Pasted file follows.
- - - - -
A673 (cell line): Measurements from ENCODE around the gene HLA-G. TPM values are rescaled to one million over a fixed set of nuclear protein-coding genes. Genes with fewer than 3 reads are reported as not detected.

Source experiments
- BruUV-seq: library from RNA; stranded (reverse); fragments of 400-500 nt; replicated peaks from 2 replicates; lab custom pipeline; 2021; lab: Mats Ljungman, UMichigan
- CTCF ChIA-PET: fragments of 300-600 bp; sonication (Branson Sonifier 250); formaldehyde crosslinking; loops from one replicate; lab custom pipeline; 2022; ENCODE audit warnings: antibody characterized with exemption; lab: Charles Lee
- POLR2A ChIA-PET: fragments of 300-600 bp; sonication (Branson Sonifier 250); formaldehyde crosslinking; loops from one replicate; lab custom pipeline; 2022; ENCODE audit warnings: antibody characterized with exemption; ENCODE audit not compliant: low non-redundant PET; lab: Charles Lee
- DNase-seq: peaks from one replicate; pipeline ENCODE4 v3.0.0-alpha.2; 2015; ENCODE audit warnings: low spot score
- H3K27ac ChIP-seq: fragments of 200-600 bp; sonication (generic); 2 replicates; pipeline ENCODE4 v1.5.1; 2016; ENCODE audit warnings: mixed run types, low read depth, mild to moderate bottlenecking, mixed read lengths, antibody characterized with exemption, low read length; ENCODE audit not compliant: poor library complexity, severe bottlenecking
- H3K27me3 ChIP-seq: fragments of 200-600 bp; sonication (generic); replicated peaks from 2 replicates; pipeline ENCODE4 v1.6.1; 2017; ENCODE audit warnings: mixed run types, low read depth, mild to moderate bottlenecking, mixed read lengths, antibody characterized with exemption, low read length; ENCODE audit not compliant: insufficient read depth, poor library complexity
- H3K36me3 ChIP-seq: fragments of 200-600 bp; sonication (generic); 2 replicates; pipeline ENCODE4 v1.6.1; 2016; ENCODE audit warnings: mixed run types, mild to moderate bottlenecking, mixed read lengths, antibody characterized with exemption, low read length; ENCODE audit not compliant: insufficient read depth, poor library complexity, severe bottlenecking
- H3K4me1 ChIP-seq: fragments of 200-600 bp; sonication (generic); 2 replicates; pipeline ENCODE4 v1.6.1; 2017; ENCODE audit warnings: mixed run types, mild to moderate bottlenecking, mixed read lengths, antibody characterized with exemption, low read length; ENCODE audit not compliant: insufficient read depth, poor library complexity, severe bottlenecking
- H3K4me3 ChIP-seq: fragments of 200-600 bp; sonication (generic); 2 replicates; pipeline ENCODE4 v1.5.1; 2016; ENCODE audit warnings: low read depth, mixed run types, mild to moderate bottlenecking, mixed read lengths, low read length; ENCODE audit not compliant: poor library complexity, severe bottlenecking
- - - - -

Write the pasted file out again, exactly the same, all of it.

A673 (cell line): Measurements from ENCODE around the gene HLA-G. TPM values are rescaled to one million over a fixed set of nuclear protein-coding genes. Genes with fewer than 3 reads are reported as not detected.

Source experiments
- BruUV-seq: library from RNA; stranded (reverse); fragments of 400-500 nt; replicated peaks from 2 replicates; lab custom pipeline; 2021; lab: Mats Ljungman, UMichigan
- CTCF ChIA-PET: fragments of 300-600 bp; sonication (Branson Sonifier 250); formaldehyde crosslinking; loops from one replicate; lab custom pipeline; 2022; ENCODE audit warnings: antibody characterized with exemption; lab: Charles Lee
- POLR2A ChIA-PET: fragments of 300-600 bp; sonication (Branson Sonifier 250); formaldehyde crosslinking; loops from one replicate; lab custom pipeline; 2022; ENCODE audit warnings: antibody characterized with exemption; ENCODE audit not compliant: low non-redundant PET; lab: Charles Lee
- DNase-seq: peaks from one replicate; pipeline ENCODE4 v3.0.0-alpha.2; 2015; ENCODE audit warnings: low spot score
- H3K27ac ChIP-seq: fragments of 200-600 bp; sonication (generic); 2 replicates; pipeline ENCODE4 v1.5.1; 2016; ENCODE audit warnings: mixed run types, low read depth, mild to moderate bottlenecking, mixed read lengths, antibody characterized with exemption, low read length; ENCODE audit not compliant: poor library complexity, severe bottlenecking
- H3K27me3 ChIP-seq: fragments of 200-600 bp; sonication (generic); replicated peaks from 2 replicates; pipeline ENCODE4 v1.6.1; 2017; ENCODE audit warnings: mixed run types, low read depth, mild to moderate bottlenecking, mixed read lengths, antibody characterized with exemption, low read length; ENCODE audit not compliant: insufficient read depth, poor library complexity
- H3K36me3 ChIP-seq: fragments of 200-600 bp; sonication (generic); 2 replicates; pipeline ENCODE4 v1.6.1; 2016; ENCODE audit warnings: mixed run types, mild to moderate bottlenecking, mixed read lengths, antibody characterized with exemption, low read length; ENCODE audit not compliant: insufficient read depth, poor library complexity, severe bottlenecking
- H3K4me1 ChIP-seq: fragments of 200-600 bp; sonication (generic); 2 replicates; pipeline ENCODE4 v1.6.1; 2017; ENCODE audit warnings: mixed run types, mild to moderate bottlenecking, mixed read lengths, antibody characterized with exemption, low read length; ENCODE audit not compliant: insufficient read depth, poor library complexity, severe bottlenecking
- H3K4me3 ChIP-seq: fragments of 200-600 bp; sonication (generic); 2 replicates; pipeline ENCODE4 v1.5.1; 2016; ENCODE audit warnings: low read depth, mixed run types, mild to moderate bottlenecking, mixed read lengths, low read length; ENCODE audit not compliant: poor library complexity, severe bottlenecking